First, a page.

Global Business & Economics Program

  • O'Toole Quoted in Foreign Policy on EU Workaround to US Iran Sanctions

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  • Facing Reality: Europe’s Special Purpose Vehicle Will Not Challenge US Sanctions

    The European Union on January 31 formally announced its long-awaited special purpose vehicle (SPV) for trade with Iran, called the Instrument in Support of Trade Exchanges (INSTEX). 

    Predictably, the SPV won’t seek to challenge US sanctions by attempting to conduct sanctionable trade with Iran as had been originally floated, and will instead focus on non-sanctionable trade, including humanitarian goods—food, medicine, and medical devices—exempt from US sanctions. It’s clear from the European announcement that there was no real market in the EU, especially from Europe’s financial institutions, to take on the risk of being sanctioned by the United States. But this doesn’t mean that the SPV will be feckless; instead it will serve an important role in conducting the humanitarian trade that US sanctions policy encourages, but harsh US rhetoric and risk-averse...

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  • New Venezuela Sanctions Need Timely Results

    On January 28, the Trump administration again turned to sanctions to ratchet up pressure on Venezuela’s Nicolás Maduro to step down.

    The new sanctions measures severely limit key US revenue streams for PdVSA—Venezuela’s state-owned oil and natural gas company—by mandating that any money intended for PdVSA be deposited into blocked accounts, accessible only with authorization from the Trump administration. While PdVSA’s US subsidiary, Citgo, may continue to purchase and import petroleum products (at least until July 27), all payments must also be made into a US-based blocked account. Should that authorization expire, the result will effectively be a US oil embargo affecting a major source of crude oil for the southern United States. Further, the sanctions ...
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  • Can Theresa May Change Brussels’ Mind?

    As British Prime Minister Theresa May packs her bags to go to Brussels once again, European leaders could be forgiven for thinking this “looks like Groundhog Day,” Bart Oosterveld, the Atlantic Council’s C. Boyden Gray fellow on global finance and growth and director of the Global Business and Economics Program, said.

    May pushed through a provision in the British Parliament on January 29—the Brady Amendment—which formally states Parliament’s opposition to the current draft Withdrawal Agreement laying out the terms of the United Kingdom’s exit from the European Union over concerns about the “backstop” provision meant to avoid a hard border between Northern Ireland and the Republic of Ireland.

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  • The US-China Feud is About Much More Than Trade

    US and Chinese trade negotiators will meet again in Washington on January 30 amid escalating bilateral tensions over issues far broader than traditional trade policy. The meetings will occur in a fittingly freezing city, with plunging temperatures outside accompanying the deep freeze that has gripped the bilateral relationship. US allies in Europe and Japan will quietly cheer from the sidelines as US policy makers prepare to take a tough stance.

    With the ninety-day negotiating window to find a solution to the US-China trade tensions quickly running out and with expected February action by the United States regarding foreign automobile tariffs, the stakes are high. The scope of discussions is also broad. It is highly unlikely that all policy disputes between Beijing and Washington can be resolved in the January 30 meeting.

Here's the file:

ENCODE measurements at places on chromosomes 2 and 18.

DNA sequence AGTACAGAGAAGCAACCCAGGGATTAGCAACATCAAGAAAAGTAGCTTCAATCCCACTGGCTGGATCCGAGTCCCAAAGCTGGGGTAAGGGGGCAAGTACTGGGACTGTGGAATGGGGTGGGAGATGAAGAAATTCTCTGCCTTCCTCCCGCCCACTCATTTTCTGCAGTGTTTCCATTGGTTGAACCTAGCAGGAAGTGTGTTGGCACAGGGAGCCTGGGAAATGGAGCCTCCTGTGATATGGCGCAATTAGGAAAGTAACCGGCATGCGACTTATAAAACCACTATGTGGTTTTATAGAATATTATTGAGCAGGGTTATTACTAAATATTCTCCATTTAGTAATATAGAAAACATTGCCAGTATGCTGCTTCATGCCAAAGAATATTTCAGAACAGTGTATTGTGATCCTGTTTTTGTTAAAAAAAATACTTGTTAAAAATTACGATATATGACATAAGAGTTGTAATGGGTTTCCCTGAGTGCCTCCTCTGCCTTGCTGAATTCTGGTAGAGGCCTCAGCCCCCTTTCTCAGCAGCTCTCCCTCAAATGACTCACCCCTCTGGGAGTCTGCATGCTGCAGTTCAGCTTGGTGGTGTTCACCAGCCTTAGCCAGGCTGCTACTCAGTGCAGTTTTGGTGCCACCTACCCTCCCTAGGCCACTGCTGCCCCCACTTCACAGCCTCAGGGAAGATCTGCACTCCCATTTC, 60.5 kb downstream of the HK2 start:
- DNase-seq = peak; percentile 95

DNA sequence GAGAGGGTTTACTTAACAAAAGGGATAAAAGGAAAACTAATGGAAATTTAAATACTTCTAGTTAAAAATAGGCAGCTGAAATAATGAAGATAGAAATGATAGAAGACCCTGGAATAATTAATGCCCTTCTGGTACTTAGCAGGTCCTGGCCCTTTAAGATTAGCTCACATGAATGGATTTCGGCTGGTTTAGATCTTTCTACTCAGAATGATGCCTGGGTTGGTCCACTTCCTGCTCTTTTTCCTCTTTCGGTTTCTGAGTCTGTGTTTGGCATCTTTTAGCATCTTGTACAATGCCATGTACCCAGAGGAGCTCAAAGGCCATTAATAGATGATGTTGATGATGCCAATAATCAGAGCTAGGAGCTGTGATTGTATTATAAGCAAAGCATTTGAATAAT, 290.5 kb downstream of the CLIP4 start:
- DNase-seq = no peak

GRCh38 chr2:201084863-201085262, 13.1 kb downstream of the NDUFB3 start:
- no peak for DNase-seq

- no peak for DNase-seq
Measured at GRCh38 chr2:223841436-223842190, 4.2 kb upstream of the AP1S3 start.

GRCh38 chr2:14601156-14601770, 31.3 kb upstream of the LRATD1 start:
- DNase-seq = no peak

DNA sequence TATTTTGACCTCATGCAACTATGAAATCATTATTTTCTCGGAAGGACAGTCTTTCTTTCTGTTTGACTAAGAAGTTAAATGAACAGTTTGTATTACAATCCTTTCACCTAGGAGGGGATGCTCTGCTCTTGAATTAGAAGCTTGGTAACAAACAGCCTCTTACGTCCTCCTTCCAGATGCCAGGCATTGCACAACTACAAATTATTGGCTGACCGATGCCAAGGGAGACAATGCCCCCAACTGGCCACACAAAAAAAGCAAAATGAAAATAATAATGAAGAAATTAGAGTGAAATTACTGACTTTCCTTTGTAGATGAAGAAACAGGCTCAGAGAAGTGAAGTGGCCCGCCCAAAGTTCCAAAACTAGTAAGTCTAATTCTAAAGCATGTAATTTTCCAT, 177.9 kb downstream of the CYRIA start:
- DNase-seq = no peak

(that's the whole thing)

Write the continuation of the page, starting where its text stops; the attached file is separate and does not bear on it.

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  • Oosterveld Quoted in Talk News Media on Brexit

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  • A New Way Forward for Brexit?

    The UK Parliament on January 29 endorsed a provision that would empower British Prime Minister Theresa May to renegotiate her Withdrawal Agreement with the European Union in order to come up with “alternative arrangements” that could break the gridlock over the way the UK leaves the EU.

    The vote on the “Brady Amendment” was seen as a victory for May who dramatically shifted her support from her own withdrawal deal toward renegotiation in order to achieve some consensus within her Conservative Party for a passable deal.

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  • Matthews in the FinReg Blog: ICO Regulation not Slowed by Brexit or US Shutdown Chaos

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  • O'Toole Quoted in The Washington Examiner on Trump Weighing Oil Embargo on Venezuela

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  • Congress Should Explain How Dark Russian Money Infiltrates Western Democracies

    This is the second in a two-part series.


    One should expect a heated national debate about the political implications for US President Donald J. Trump once the key findings of Special Counsel Robert Mueller’s investigation become public. Few will stop at that point to ask what the evidence shows about how Russian meddling in the 2016 US election was possible, and what must be done now to protect American democracy and counter continued Russian hybrid warfare.

    Open hearings in Congress can help focus public attention on those important matters of national security policy with a particular focus on the vulnerabilities that are not yet well understood. If Americans were asked to identify Russia’s lines of attack in 2016, the answers would probably include the cyber hack-and-dump operations, the disinformation campaign on social media, and possibly some classic human espionage. Less appreciated is the extent to which foreign adversaries


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